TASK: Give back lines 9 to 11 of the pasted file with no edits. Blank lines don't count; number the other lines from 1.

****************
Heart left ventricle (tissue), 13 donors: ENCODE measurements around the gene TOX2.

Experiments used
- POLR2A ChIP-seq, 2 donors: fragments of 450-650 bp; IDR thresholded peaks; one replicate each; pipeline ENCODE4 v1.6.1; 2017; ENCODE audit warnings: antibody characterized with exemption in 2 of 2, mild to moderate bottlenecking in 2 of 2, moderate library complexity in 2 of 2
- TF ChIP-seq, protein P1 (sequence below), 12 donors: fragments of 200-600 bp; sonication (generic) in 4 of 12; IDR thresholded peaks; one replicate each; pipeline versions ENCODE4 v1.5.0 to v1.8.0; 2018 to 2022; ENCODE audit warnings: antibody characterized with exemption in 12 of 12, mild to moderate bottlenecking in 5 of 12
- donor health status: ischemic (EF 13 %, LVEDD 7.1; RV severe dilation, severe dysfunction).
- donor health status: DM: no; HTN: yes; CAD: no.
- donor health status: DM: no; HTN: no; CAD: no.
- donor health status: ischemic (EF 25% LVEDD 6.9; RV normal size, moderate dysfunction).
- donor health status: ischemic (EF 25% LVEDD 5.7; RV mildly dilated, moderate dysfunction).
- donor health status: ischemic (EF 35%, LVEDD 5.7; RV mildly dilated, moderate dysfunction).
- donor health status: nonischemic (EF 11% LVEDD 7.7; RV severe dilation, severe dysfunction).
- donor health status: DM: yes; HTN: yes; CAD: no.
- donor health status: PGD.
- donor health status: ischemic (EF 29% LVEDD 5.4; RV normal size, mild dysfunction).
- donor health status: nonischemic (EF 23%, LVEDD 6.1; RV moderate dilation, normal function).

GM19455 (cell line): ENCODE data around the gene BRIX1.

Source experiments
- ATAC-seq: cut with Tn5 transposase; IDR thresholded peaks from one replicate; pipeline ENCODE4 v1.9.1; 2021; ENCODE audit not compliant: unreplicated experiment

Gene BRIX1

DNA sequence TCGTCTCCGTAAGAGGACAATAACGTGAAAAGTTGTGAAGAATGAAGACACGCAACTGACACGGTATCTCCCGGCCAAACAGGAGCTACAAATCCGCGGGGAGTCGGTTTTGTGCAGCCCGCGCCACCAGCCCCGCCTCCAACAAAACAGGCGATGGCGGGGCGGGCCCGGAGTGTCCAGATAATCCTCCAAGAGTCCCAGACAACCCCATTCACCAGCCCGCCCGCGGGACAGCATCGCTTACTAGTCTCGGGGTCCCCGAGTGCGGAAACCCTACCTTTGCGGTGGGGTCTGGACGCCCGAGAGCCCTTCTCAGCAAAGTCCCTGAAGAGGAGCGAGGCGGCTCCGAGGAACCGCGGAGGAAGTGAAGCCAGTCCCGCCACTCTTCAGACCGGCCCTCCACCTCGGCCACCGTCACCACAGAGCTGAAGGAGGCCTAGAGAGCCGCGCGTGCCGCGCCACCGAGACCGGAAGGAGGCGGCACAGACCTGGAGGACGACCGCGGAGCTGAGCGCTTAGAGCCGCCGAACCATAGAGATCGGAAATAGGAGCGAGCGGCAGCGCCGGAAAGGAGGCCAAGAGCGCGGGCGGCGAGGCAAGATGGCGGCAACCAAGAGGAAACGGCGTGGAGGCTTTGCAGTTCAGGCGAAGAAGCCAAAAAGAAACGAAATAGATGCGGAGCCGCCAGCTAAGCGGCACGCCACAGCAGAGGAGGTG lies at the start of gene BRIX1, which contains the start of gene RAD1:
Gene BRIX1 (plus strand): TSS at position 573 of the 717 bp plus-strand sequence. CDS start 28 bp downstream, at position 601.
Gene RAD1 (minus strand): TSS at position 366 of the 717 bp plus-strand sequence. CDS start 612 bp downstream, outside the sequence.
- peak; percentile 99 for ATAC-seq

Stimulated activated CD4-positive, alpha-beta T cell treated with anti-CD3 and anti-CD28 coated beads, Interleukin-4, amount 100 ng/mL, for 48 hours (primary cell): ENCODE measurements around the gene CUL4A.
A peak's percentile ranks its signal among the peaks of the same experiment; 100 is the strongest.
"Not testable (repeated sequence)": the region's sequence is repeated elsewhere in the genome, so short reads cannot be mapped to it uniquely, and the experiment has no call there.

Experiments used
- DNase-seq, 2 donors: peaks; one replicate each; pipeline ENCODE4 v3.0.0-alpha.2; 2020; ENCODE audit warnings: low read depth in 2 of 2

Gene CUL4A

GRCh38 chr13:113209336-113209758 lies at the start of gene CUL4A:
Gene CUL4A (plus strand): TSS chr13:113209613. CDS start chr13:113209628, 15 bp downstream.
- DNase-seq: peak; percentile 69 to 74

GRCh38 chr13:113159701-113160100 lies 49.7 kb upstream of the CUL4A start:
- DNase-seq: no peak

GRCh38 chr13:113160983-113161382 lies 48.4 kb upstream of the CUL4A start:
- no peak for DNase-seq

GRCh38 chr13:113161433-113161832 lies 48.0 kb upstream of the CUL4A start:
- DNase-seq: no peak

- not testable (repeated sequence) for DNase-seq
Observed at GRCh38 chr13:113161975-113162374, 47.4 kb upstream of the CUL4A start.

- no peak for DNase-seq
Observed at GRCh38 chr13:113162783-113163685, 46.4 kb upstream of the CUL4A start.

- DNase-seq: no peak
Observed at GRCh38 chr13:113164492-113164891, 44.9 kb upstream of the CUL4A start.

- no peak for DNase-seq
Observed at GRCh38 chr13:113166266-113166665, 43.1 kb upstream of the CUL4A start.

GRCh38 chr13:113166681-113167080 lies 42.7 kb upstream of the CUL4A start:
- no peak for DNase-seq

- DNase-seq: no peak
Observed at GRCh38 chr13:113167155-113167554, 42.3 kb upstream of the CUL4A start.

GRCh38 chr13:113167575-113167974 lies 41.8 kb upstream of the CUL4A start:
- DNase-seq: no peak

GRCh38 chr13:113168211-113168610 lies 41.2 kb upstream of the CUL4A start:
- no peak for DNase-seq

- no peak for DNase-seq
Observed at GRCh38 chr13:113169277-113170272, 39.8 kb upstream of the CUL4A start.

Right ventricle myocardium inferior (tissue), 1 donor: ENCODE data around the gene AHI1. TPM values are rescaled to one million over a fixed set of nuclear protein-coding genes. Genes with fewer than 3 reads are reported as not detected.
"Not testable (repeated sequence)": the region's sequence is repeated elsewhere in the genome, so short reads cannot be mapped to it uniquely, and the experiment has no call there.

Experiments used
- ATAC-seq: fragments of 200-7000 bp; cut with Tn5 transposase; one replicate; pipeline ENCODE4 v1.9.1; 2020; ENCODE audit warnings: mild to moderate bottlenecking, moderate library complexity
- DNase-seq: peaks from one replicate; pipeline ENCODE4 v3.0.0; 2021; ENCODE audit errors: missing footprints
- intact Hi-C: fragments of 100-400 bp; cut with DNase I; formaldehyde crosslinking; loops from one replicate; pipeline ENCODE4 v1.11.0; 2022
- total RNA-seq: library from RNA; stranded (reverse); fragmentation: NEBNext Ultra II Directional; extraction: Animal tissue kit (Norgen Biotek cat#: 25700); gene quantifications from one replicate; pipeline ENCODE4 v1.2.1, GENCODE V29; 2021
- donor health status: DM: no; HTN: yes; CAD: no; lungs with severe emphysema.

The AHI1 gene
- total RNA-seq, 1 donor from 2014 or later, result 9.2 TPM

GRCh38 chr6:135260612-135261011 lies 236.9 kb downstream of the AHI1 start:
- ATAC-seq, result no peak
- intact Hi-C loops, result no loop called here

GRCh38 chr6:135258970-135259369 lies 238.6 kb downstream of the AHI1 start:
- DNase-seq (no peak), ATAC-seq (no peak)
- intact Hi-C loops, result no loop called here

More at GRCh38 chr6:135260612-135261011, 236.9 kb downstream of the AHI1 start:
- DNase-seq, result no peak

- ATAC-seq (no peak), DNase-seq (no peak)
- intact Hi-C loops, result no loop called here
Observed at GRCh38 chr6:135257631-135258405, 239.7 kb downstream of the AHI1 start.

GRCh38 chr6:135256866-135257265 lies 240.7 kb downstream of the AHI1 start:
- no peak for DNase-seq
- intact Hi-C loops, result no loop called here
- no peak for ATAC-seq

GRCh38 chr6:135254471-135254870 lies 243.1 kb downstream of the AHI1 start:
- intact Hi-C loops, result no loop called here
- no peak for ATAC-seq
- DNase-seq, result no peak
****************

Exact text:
- donor health status: ischemic (EF 25% LVEDD 5.7; RV mildly dilated, moderate dysfunction).
- donor health status: ischemic (EF 35%, LVEDD 5.7; RV mildly dilated, moderate dysfunction).
- donor health status: nonischemic (EF 11% LVEDD 7.7; RV severe dilation, severe dysfunction).